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USB (Universal Serial Bus)
Note: Many topics at this site are reduced versions of the text in "The Encyclopedia of Networking and Telecommunications." Search results will not be as extensive as a search of the book's CD-ROM.
USB is a data communication standard for a peripheral bus that was developed by Intel and Microsoft. It is a replacement for the plethora of connectors and ports on the back of desktop PCs and provides an interface for computer-telephony devices. Instead of having separate connections for keyboard, mouse, printer, modem, joystick, audio devices, CD-ROMs, digital cameras, and other devices, USB provides a single port for connecting all of the devices. USB eliminates many of the problems associated with the PC, such as the need to open the computer to install adapter cards, change dip switches, and configure IRQs (interrupt requests).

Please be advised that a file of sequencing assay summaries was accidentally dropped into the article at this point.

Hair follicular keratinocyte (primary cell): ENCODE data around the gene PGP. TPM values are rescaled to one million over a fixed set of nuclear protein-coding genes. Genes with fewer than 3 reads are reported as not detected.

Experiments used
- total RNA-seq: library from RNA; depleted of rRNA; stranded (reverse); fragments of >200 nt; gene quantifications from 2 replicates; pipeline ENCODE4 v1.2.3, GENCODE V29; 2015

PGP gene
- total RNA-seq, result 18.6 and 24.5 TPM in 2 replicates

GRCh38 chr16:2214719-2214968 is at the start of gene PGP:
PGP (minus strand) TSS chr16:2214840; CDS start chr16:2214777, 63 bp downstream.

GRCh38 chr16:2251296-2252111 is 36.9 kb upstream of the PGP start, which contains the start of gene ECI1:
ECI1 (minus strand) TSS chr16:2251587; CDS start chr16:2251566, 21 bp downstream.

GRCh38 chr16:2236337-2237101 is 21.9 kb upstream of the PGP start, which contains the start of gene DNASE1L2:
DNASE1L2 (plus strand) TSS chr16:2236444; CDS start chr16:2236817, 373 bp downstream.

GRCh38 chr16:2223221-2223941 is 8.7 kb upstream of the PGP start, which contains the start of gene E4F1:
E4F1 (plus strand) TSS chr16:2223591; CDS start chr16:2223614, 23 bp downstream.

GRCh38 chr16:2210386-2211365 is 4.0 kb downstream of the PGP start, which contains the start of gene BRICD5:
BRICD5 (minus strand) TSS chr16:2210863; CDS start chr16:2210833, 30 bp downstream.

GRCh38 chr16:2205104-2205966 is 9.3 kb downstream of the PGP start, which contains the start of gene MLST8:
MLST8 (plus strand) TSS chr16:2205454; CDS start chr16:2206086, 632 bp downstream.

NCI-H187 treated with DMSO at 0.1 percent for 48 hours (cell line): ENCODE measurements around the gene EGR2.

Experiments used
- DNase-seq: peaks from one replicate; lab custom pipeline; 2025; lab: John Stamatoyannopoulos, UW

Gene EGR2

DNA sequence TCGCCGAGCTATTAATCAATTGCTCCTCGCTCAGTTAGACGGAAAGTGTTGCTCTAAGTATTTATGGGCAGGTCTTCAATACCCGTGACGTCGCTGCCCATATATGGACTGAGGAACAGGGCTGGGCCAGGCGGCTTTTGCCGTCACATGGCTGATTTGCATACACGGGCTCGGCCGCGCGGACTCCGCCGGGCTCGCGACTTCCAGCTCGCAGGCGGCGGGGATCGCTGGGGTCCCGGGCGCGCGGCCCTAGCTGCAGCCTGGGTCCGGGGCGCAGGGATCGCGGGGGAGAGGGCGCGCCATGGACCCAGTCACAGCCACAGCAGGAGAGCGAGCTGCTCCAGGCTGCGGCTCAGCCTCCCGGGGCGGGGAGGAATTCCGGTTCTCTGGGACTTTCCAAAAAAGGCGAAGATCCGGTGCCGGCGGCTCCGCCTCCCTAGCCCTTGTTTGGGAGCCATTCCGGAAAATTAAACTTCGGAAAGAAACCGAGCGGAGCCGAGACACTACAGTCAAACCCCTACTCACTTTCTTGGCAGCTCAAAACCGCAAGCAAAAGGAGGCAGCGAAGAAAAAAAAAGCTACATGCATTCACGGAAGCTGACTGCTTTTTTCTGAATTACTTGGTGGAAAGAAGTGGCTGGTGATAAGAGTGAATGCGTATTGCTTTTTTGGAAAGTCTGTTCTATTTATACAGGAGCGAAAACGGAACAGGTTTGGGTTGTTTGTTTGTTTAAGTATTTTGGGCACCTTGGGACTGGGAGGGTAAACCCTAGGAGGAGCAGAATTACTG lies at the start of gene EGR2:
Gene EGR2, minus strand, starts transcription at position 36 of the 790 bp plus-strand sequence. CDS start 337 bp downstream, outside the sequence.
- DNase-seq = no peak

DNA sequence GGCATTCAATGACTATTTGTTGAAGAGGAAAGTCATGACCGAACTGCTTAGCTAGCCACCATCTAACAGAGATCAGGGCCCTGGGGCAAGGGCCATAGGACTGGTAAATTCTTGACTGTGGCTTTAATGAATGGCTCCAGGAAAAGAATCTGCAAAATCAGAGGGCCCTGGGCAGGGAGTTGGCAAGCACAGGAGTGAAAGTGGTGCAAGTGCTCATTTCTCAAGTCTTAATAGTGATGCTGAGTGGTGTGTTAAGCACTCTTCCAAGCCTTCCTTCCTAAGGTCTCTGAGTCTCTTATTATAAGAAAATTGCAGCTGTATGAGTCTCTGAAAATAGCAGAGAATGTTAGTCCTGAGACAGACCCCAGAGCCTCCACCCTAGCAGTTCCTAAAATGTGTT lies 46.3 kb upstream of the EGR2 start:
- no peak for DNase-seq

USB defines the ports and the bus topology with data transfer rates up to 12 Mbits/sec. A single cable up to 5 meters in length is used to daisy-chain devices to a single port. Up to 63 devices can be added to the port at any time without rebooting the system. The topology is a tiered star, which allows peripherals to be connected to repeater hubs that provide multiple port connectors. In some cases, hubs may need power. USB also supplies power to some devices so they will not need power cords or batteries. USB even allows devices to communicate their power requirement needs with the USB host controller.
Copyright (c) 2001 Tom Sheldon and Big Sur Multimedia.